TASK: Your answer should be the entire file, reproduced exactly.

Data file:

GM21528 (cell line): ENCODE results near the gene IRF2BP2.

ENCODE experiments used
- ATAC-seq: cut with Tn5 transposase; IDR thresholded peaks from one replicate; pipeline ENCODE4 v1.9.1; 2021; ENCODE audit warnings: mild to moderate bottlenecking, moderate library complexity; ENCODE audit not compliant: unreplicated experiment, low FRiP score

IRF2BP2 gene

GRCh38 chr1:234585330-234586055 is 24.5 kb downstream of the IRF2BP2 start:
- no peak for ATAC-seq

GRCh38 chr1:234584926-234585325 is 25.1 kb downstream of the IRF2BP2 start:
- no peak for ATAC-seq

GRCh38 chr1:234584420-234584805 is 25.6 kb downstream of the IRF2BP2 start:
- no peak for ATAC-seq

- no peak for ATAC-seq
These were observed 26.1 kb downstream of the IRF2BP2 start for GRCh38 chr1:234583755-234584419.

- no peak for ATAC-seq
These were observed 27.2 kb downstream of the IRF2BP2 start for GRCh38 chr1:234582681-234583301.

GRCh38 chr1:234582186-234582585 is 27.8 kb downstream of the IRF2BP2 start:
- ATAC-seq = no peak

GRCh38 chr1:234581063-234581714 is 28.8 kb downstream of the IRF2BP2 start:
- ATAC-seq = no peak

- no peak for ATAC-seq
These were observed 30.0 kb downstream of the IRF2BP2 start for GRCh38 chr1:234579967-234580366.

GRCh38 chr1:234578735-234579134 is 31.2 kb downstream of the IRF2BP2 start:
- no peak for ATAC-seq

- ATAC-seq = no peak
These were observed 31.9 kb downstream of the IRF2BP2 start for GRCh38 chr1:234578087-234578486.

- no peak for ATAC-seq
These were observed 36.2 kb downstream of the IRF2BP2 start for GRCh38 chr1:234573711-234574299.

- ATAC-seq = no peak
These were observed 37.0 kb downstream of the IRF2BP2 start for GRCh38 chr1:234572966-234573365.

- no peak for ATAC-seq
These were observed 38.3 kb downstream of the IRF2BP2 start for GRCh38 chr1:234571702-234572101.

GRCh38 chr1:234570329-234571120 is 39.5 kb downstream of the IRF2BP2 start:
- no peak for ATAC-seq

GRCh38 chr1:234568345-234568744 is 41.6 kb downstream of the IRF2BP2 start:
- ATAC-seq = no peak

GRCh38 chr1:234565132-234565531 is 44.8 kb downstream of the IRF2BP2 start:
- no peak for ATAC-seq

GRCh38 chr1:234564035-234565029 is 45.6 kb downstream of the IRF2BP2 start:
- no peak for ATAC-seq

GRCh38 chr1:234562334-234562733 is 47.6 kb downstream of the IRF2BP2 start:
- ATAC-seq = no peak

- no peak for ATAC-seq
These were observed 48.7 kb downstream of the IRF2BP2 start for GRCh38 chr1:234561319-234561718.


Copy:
GM21528 (cell line): ENCODE results near the gene IRF2BP2.

ENCODE experiments used
- ATAC-seq: cut with Tn5 transposase; IDR thresholded peaks from one replicate; pipeline ENCODE4 v1.9.1; 2021; ENCODE audit warnings: mild to moderate bottlenecking, moderate library complexity; ENCODE audit not compliant: unreplicated experiment, low FRiP score

IRF2BP2 gene

GRCh38 chr1:234585330-234586055 is 24.5 kb downstream of the IRF2BP2 start:
- no peak for ATAC-seq

GRCh38 chr1:234584926-234585325 is 25.1 kb downstream of the IRF2BP2 start:
- no peak for ATAC-seq

GRCh38 chr1:234584420-234584805 is 25.6 kb downstream of the IRF2BP2 start:
- no peak for ATAC-seq

- no peak for ATAC-seq
These were observed 26.1 kb downstream of the IRF2BP2 start for GRCh38 chr1:234583755-234584419.

- no peak for ATAC-seq
These were observed 27.2 kb downstream of the IRF2BP2 start for GRCh38 chr1:234582681-234583301.

GRCh38 chr1:234582186-234582585 is 27.8 kb downstream of the IRF2BP2 start:
- ATAC-seq = no peak

GRCh38 chr1:234581063-234581714 is 28.8 kb downstream of the IRF2BP2 start:
- ATAC-seq = no peak

- no peak for ATAC-seq
These were observed 30.0 kb downstream of the IRF2BP2 start for GRCh38 chr1:234579967-234580366.

GRCh38 chr1:234578735-234579134 is 31.2 kb downstream of the IRF2BP2 start:
- no peak for ATAC-seq

- ATAC-seq = no peak
These were observed 31.9 kb downstream of the IRF2BP2 start for GRCh38 chr1:234578087-234578486.

- no peak for ATAC-seq
These were observed 36.2 kb downstream of the IRF2BP2 start for GRCh38 chr1:234573711-234574299.

- ATAC-seq = no peak
These were observed 37.0 kb downstream of the IRF2BP2 start for GRCh38 chr1:234572966-234573365.

- no peak for ATAC-seq
These were observed 38.3 kb downstream of the IRF2BP2 start for GRCh38 chr1:234571702-234572101.

GRCh38 chr1:234570329-234571120 is 39.5 kb downstream of the IRF2BP2 start:
- no peak for ATAC-seq

GRCh38 chr1:234568345-234568744 is 41.6 kb downstream of the IRF2BP2 start:
- ATAC-seq = no peak

GRCh38 chr1:234565132-234565531 is 44.8 kb downstream of the IRF2BP2 start:
- no peak for ATAC-seq

GRCh38 chr1:234564035-234565029 is 45.6 kb downstream of the IRF2BP2 start:
- no peak for ATAC-seq

GRCh38 chr1:234562334-234562733 is 47.6 kb downstream of the IRF2BP2 start:
- ATAC-seq = no peak

- no peak for ATAC-seq
These were observed 48.7 kb downstream of the IRF2BP2 start for GRCh38 chr1:234561319-234561718.